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Re: [wg14/wg21 liaison] Designated initializers in C++ and C

From: Bjarne Stroustrup <bjarne_at_[hidden]>
Date: Thu, 13 Aug 2020 15:19:21 +0200
On 8/13/2020 11:08 AM, Uecker, Martin wrote:
> To me a merger seems difficult. I fear that C would loose its
> identity and essentially cease to exist.
> C is is maintained by a separate working group, has
> different use cases, and serves a different group of users.
> I can not see that this can work if it also is required
> to be a subset of C++.

A merger would obviously be difficult. There are differences in
overlapping - but incompatible - feature sets and in the text of the
standards. Two decades ago, I thought a merger would be technically
feasible; now I am not so sure.

  * B. Stroustrup: C and C++: Case Studies in Compatibility
    The C/C++ Users Journal. September 2002. Pdf version
  * B. Stroustrup: C and C++: A Case for Compatibility
    <http://www.ddj.com/dept/cpp/184401555>. The C/C++ Users Journal.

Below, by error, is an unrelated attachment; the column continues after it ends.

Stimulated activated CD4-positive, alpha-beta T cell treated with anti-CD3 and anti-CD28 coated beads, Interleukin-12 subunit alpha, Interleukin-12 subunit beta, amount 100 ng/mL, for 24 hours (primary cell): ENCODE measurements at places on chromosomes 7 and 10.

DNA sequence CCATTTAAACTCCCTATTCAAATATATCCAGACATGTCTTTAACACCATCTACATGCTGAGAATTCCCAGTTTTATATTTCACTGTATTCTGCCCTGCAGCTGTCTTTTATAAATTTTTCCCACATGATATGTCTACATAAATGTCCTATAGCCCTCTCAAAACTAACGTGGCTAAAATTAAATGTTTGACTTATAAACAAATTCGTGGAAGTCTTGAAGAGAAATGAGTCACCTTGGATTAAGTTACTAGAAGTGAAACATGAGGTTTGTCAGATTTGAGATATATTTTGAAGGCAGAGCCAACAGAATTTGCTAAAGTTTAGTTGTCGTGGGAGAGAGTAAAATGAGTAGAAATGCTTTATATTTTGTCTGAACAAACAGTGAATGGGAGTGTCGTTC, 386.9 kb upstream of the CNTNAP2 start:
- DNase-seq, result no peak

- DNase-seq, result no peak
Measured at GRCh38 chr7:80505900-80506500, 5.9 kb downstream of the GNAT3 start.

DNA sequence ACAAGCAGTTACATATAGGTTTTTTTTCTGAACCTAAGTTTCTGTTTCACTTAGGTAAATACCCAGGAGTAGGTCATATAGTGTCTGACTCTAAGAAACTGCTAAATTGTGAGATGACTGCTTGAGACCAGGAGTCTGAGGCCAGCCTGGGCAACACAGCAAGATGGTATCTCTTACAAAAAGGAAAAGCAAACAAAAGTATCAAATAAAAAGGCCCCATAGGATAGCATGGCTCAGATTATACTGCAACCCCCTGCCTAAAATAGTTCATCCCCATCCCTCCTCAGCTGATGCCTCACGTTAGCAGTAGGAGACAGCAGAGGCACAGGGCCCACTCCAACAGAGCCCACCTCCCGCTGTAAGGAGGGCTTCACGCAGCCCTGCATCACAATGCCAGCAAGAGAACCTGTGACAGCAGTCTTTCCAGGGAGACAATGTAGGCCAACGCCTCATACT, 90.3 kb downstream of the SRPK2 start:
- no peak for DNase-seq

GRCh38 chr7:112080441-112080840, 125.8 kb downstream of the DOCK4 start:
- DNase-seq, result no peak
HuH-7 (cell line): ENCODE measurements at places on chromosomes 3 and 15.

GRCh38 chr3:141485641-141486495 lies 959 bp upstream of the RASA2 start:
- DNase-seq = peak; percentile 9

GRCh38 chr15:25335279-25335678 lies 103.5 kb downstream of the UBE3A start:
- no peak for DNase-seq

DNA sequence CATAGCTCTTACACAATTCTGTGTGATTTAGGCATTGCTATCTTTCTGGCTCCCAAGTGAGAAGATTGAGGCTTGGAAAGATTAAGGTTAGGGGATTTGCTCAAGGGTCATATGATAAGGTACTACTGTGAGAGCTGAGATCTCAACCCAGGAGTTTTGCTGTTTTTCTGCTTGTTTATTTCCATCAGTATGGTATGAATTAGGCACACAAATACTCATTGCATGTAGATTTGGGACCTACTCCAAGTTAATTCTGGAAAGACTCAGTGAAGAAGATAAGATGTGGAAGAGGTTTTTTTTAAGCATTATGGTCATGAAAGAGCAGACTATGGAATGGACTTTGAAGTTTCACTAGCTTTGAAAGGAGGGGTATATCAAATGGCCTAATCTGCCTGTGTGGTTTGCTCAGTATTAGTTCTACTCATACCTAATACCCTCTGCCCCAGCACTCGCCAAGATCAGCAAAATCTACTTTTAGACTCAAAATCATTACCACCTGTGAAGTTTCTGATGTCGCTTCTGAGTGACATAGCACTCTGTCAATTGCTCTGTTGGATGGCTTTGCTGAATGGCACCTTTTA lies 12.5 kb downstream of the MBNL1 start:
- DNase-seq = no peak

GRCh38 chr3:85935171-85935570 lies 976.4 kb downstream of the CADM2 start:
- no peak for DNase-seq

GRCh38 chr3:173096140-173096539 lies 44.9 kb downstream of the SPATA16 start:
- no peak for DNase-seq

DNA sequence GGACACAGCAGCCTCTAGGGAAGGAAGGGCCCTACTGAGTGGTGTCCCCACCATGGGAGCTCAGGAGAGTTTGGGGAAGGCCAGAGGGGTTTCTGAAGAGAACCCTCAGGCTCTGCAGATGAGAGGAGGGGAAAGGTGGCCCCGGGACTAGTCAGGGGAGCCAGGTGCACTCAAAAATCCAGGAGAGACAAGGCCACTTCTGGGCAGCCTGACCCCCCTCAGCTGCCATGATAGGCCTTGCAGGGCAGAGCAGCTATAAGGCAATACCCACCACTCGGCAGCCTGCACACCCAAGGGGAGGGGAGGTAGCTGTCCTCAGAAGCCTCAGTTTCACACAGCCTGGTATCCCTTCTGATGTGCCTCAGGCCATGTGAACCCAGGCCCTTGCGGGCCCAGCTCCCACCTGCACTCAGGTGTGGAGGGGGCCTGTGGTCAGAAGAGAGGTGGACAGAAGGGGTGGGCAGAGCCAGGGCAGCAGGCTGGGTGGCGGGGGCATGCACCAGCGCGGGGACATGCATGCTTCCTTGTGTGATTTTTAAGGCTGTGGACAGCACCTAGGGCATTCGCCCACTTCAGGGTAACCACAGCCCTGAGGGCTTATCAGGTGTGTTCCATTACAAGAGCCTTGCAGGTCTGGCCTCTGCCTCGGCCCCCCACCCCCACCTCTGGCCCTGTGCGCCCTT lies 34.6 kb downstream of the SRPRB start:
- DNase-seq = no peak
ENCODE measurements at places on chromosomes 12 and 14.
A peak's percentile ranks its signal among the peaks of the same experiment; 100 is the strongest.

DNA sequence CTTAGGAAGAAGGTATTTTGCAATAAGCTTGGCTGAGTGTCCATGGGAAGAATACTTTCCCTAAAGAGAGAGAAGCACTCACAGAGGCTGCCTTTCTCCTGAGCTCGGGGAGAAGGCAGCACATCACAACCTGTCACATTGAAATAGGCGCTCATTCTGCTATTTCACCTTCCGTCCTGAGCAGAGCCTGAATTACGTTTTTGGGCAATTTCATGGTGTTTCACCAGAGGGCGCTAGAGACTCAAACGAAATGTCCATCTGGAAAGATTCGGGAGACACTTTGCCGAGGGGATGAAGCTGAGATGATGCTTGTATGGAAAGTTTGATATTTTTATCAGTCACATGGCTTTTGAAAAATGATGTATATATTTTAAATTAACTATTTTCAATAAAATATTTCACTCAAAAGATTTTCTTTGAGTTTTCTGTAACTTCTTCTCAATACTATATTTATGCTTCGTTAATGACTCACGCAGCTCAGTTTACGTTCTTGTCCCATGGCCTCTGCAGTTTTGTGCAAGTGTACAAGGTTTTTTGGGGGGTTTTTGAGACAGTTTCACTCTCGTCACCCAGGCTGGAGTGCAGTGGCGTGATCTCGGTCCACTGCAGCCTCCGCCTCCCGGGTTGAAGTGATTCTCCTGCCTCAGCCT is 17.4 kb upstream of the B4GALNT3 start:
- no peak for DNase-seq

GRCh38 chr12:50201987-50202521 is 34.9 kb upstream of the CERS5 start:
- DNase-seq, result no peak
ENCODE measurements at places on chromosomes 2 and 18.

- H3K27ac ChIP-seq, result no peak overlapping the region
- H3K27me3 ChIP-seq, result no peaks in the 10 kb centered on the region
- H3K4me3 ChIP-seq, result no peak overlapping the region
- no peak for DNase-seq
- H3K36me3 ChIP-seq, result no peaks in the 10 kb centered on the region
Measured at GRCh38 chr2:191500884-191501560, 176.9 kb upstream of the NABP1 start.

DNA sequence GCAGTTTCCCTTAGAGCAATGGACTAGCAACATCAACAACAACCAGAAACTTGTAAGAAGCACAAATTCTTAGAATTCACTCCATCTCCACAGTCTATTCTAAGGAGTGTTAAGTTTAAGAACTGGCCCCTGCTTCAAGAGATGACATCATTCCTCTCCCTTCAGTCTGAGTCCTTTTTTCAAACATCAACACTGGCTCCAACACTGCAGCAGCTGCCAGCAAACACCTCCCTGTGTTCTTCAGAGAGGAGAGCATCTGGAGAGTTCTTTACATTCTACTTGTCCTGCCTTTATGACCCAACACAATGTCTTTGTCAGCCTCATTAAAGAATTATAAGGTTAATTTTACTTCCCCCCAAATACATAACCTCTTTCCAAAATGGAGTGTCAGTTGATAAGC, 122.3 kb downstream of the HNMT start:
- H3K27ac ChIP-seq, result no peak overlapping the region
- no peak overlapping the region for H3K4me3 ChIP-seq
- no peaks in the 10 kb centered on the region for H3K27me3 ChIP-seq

August 2002. Pdf version <https://www.stroustrup.com/compat_short.pdf>.
  * B. Stroustrup: C and C++: Siblings
    The C/C++ Users Journal. July 2002. Pdf version

That was 20 years ago; much have changed since.

People talk about C's "separate identity" and (as above) C "has
different use cases, and serves a different group of users" from C++. I
have never seen C's separate identity clearly articulated, nor have I
seen articulation of fundamental reasons for there being separate use
cases. Such articulation might simplify the discussions about which
incompatibilities are deliberate and essential and which are accidental.

For attempted characterizations of what C++ is and should ideally be, see

  * Bjarne Stroustrup: Thriving in a crowded and changing world: C++
    2006-2020 <https://dl.acm.org/doi/abs/10.1145/3386320>. ACM/SIGPLAN
    History of Programming Languages conference, HOPL-IV. London. June 2020.

    H. Hinnant, R. Orr, B. Stroustrup, D. Vandevoorde, M. Wong:

On the other hand, I consider the value of compatibility obvious. Even
in this thread, people have been surprised about differences in the

Sometimes, my comments about compatibility are taken as attacks on C or
displays of ignorance. They are not. I built C++ on C and few C
programmers today have written a C program that doesn't critically
depend on some of my work. I was a friend of DMR and still see BWK
fairly frequently. The compiler used for the code in K&R2 was written by
me - and all the code was in the C/C++ common subset. However, I do not
think that either C or C++ are perfect, so I comment on flaws; such
comments are not attacks on C or C++ (though of course they could
reflect misunderstandings), but the first steps to potential improvements.

Received on 2020-08-13 08:22:49